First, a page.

Raleigh budget delays keep CMS teacher out of her new home
Not only has the protracted budget crisis cost taxpayers over $2 million, it's also keeping a Charlotte teacher from moving into her dream home.
Krista Ricks, a teacher at Beverly Woods Elementary School, wants North Carolina legislators to know that their foot-dragging on the budget has left her homeless.
It’s not that she’s destitute. She’s working and getting paid.
But until the folks in Raleigh pass a 2015-16 budget, it’s not clear what her salary is. Until her lender can verify her salary, she can’t close on her newly built house, which is finished and waiting for her to move in.
So three weeks into the school year, Ricks and her 4-year-old daughter are living with a friend. Her furniture is in storage and her anxiety is mounting.
“My locked-in interest rate expired and the builder is putting pressure on me for more money while he pays carrying costs on a finished house,” Ricks said in an email. “My dream home that I have planned from concept to reality is on the brink of slipping through my hands, all because the NC legislature cannot pass a budget. I lay awake at night terrified that the builder will pull out and sell my dream home to another buyer.”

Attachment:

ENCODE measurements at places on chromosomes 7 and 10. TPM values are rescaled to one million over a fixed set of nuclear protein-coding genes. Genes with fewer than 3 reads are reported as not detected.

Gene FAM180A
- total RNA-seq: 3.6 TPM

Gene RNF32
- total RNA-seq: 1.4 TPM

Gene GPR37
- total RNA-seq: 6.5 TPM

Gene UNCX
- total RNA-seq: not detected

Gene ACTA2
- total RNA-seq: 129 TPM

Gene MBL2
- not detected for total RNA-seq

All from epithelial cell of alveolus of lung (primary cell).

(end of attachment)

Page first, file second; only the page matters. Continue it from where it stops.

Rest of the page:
By now the budget is 10 weeks late and counting. House and Senate leaders say they hope to vote by the end of next week, but they’ve missed two previous deadlines.
They’ve approved a stopgap budget so government doesn’t shut down. But Ricks’ story is a reminder of how uncertainty about the $22 billion budget sends ripples through public bodies and private lives across North Carolina.
The timing looked good when Ricks signed a contract in February for a new home in the Walnut Creek subdivision, just across the state line in Lancaster, S.C. She sold her Waxhaw home in June and moved in with family in Atlanta. Her closing was set for August, about the time school started and well after the budget should have been in place.
But when it came time to report for work, the crew in Raleigh was nowhere near agreement.
Legislative leaders have said that teachers will get “step raises” based on experience. For Ricks, who has a master’s degree and 15 years’ experience, that means going from $50,842 a year to $55,769. But because there has been no vote, her income remains in question.